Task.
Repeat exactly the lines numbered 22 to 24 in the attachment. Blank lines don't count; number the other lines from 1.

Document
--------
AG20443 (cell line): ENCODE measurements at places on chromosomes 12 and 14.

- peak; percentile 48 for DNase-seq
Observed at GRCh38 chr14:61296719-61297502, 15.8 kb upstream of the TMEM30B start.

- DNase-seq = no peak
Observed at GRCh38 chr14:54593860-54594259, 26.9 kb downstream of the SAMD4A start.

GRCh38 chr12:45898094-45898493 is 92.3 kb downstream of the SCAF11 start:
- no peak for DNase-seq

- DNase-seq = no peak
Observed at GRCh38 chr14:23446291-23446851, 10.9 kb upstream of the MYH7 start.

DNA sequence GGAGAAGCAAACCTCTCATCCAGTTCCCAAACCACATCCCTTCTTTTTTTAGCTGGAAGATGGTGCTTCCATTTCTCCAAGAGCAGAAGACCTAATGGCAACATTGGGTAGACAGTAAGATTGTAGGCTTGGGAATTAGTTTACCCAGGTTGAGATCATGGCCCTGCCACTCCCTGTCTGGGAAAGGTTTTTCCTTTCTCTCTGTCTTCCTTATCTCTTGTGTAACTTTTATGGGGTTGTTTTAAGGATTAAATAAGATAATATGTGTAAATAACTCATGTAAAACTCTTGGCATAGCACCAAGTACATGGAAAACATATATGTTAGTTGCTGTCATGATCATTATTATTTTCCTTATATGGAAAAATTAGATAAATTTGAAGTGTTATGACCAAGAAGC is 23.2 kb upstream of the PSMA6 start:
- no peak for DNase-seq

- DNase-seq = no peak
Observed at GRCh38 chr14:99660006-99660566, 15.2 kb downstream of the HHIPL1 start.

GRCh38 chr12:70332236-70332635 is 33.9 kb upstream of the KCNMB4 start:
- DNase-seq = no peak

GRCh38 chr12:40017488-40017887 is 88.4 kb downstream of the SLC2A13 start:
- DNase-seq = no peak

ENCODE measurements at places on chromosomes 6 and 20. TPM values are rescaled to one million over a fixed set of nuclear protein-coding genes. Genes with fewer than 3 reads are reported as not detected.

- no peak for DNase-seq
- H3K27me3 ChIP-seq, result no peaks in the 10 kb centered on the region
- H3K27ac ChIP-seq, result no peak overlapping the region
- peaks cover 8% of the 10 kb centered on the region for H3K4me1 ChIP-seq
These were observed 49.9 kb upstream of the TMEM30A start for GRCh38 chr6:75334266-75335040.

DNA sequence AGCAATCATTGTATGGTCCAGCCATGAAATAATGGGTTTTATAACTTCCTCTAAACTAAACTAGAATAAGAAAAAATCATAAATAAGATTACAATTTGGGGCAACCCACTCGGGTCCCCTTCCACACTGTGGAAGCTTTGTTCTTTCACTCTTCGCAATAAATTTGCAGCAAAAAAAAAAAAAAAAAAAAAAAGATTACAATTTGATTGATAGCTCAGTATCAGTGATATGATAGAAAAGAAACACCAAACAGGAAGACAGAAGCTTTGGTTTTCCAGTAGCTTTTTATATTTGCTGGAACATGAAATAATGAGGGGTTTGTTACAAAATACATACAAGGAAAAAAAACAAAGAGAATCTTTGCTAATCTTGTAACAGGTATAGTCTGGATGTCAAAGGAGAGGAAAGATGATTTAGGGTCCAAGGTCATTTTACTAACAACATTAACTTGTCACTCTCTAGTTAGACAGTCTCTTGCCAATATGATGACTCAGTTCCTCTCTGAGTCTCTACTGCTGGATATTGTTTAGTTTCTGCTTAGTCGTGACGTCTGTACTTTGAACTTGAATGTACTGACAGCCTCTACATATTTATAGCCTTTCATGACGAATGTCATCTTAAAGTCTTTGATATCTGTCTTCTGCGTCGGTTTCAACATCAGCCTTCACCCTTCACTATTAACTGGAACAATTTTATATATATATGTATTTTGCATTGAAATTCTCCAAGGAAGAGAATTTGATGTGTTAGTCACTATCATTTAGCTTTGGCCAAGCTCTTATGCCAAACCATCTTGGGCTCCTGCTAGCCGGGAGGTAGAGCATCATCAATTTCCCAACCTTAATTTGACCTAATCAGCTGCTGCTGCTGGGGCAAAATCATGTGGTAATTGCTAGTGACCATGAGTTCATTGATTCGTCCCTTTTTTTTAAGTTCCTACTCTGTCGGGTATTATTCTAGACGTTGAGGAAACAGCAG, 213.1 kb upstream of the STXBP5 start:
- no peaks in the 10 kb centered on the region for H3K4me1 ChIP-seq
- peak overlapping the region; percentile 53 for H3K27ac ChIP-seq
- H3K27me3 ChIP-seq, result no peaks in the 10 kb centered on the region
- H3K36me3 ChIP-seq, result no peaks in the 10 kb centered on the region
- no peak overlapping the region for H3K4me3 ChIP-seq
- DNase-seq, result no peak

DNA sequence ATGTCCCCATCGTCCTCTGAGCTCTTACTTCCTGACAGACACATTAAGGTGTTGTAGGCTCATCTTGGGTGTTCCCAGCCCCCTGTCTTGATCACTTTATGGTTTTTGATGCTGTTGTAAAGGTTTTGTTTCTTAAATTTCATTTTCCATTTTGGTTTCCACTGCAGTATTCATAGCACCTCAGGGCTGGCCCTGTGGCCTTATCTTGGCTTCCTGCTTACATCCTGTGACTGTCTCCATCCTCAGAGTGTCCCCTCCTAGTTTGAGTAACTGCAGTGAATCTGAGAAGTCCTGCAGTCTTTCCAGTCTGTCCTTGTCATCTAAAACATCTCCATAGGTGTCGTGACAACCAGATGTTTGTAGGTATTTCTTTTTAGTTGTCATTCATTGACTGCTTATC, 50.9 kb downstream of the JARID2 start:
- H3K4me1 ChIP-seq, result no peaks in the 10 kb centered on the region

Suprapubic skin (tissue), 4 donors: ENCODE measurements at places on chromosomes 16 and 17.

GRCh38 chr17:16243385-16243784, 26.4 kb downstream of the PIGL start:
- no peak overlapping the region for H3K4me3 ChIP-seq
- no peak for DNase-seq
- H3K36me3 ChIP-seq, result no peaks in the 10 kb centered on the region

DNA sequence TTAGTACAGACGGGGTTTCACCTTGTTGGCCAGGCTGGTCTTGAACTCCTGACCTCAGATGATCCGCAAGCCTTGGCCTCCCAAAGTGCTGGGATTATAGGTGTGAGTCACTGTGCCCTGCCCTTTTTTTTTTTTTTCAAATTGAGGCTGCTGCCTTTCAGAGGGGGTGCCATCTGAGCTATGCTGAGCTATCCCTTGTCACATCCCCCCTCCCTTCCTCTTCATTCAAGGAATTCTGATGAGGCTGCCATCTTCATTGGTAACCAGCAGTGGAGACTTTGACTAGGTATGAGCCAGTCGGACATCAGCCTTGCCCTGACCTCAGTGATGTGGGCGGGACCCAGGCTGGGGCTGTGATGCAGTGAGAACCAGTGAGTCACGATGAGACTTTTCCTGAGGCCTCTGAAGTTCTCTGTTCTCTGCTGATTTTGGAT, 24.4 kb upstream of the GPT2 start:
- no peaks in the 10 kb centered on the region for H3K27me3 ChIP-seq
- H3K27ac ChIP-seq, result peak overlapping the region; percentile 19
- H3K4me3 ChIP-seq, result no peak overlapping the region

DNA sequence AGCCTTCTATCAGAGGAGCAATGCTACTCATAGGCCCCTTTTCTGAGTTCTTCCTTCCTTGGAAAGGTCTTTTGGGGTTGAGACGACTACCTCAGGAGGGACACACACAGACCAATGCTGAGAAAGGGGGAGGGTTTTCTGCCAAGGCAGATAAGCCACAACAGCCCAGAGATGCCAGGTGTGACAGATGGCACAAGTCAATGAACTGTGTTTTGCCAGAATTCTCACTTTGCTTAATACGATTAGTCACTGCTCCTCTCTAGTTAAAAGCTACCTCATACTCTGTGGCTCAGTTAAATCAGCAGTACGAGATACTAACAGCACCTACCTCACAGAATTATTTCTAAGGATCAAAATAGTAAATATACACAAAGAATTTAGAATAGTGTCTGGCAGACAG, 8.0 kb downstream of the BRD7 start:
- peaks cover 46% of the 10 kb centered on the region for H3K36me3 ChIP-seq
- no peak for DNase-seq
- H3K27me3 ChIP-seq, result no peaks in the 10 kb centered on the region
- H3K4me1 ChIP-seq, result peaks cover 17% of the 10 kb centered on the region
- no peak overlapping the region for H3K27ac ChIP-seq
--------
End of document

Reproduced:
- peaks cover 8% of the 10 kb centered on the region for H3K4me1 ChIP-seq
These were observed 49.9 kb upstream of the TMEM30A start for GRCh38 chr6:75334266-75335040.

DNA sequence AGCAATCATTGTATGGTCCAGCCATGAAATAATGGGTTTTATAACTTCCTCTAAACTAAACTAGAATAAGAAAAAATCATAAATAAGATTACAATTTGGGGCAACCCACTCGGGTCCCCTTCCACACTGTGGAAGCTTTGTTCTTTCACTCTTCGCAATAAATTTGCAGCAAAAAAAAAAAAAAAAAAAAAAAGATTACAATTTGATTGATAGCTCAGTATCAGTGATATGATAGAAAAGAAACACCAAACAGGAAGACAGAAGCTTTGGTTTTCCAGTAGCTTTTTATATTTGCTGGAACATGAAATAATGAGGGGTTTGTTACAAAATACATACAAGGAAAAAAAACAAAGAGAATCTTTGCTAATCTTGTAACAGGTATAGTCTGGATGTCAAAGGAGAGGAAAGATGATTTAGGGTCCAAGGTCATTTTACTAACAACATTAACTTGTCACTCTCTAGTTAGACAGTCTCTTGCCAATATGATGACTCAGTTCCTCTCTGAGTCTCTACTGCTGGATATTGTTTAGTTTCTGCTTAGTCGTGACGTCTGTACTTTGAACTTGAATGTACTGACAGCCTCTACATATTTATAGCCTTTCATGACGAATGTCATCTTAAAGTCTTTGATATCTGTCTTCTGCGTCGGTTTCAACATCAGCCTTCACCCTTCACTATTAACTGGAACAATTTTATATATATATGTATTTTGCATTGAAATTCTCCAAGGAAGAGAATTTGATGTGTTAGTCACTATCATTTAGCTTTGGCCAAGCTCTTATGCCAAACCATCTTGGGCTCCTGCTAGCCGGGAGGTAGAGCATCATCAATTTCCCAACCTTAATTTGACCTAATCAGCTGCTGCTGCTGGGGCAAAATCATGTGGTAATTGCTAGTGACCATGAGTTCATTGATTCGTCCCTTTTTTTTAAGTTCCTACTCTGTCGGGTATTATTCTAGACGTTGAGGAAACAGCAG, 213.1 kb upstream of the STXBP5 start: